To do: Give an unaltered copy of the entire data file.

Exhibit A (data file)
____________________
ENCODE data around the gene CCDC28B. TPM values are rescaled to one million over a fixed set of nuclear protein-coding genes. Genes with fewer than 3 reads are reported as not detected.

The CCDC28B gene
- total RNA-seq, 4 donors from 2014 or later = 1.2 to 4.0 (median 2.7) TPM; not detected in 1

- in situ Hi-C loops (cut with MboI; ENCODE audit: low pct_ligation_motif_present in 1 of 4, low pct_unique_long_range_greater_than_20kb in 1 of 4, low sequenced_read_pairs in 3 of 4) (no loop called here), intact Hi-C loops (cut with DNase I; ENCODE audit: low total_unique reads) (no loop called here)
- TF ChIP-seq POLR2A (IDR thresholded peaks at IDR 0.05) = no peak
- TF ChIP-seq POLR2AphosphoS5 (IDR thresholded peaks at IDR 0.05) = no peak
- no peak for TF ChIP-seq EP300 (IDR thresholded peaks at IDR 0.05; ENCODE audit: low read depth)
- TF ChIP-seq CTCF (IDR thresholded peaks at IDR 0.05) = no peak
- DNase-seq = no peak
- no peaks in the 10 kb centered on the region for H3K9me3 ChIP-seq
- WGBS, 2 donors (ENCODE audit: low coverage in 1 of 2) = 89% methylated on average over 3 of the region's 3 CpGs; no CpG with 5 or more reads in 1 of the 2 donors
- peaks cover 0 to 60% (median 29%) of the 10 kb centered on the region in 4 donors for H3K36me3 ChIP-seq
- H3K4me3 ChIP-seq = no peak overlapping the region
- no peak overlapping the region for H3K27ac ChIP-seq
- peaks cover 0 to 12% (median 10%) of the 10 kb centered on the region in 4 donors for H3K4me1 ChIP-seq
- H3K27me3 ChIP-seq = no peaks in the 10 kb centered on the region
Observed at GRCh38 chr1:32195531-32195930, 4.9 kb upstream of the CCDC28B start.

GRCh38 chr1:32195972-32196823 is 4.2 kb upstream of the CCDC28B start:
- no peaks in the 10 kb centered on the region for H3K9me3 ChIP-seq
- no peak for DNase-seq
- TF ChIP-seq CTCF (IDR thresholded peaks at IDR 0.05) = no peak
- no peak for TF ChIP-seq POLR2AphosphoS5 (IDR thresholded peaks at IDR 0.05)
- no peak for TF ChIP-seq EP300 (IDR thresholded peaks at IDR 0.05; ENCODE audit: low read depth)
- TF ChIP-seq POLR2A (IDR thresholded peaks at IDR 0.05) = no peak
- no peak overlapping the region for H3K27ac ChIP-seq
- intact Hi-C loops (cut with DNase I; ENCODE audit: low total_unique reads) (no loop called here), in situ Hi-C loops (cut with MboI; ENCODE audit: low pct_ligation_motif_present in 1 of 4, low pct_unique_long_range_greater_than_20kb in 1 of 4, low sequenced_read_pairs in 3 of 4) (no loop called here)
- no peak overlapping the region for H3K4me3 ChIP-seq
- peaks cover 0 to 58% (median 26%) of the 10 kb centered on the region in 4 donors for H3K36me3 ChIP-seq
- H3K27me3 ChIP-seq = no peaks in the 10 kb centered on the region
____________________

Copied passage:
ENCODE data around the gene CCDC28B. TPM values are rescaled to one million over a fixed set of nuclear protein-coding genes. Genes with fewer than 3 reads are reported as not detected.

The CCDC28B gene
- total RNA-seq, 4 donors from 2014 or later = 1.2 to 4.0 (median 2.7) TPM; not detected in 1

- in situ Hi-C loops (cut with MboI; ENCODE audit: low pct_ligation_motif_present in 1 of 4, low pct_unique_long_range_greater_than_20kb in 1 of 4, low sequenced_read_pairs in 3 of 4) (no loop called here), intact Hi-C loops (cut with DNase I; ENCODE audit: low total_unique reads) (no loop called here)
- TF ChIP-seq POLR2A (IDR thresholded peaks at IDR 0.05) = no peak
- TF ChIP-seq POLR2AphosphoS5 (IDR thresholded peaks at IDR 0.05) = no peak
- no peak for TF ChIP-seq EP300 (IDR thresholded peaks at IDR 0.05; ENCODE audit: low read depth)
- TF ChIP-seq CTCF (IDR thresholded peaks at IDR 0.05) = no peak
- DNase-seq = no peak
- no peaks in the 10 kb centered on the region for H3K9me3 ChIP-seq
- WGBS, 2 donors (ENCODE audit: low coverage in 1 of 2) = 89% methylated on average over 3 of the region's 3 CpGs; no CpG with 5 or more reads in 1 of the 2 donors
- peaks cover 0 to 60% (median 29%) of the 10 kb centered on the region in 4 donors for H3K36me3 ChIP-seq
- H3K4me3 ChIP-seq = no peak overlapping the region
- no peak overlapping the region for H3K27ac ChIP-seq
- peaks cover 0 to 12% (median 10%) of the 10 kb centered on the region in 4 donors for H3K4me1 ChIP-seq
- H3K27me3 ChIP-seq = no peaks in the 10 kb centered on the region
Observed at GRCh38 chr1:32195531-32195930, 4.9 kb upstream of the CCDC28B start.

GRCh38 chr1:32195972-32196823 is 4.2 kb upstream of the CCDC28B start:
- no peaks in the 10 kb centered on the region for H3K9me3 ChIP-seq
- no peak for DNase-seq
- TF ChIP-seq CTCF (IDR thresholded peaks at IDR 0.05) = no peak
- no peak for TF ChIP-seq POLR2AphosphoS5 (IDR thresholded peaks at IDR 0.05)
- no peak for TF ChIP-seq EP300 (IDR thresholded peaks at IDR 0.05; ENCODE audit: low read depth)
- TF ChIP-seq POLR2A (IDR thresholded peaks at IDR 0.05) = no peak
- no peak overlapping the region for H3K27ac ChIP-seq
- intact Hi-C loops (cut with DNase I; ENCODE audit: low total_unique reads) (no loop called here), in situ Hi-C loops (cut with MboI; ENCODE audit: low pct_ligation_motif_present in 1 of 4, low pct_unique_long_range_greater_than_20kb in 1 of 4, low sequenced_read_pairs in 3 of 4) (no loop called here)
- no peak overlapping the region for H3K4me3 ChIP-seq
- peaks cover 0 to 58% (median 26%) of the 10 kb centered on the region in 4 donors for H3K36me3 ChIP-seq
- H3K27me3 ChIP-seq = no peaks in the 10 kb centered on the region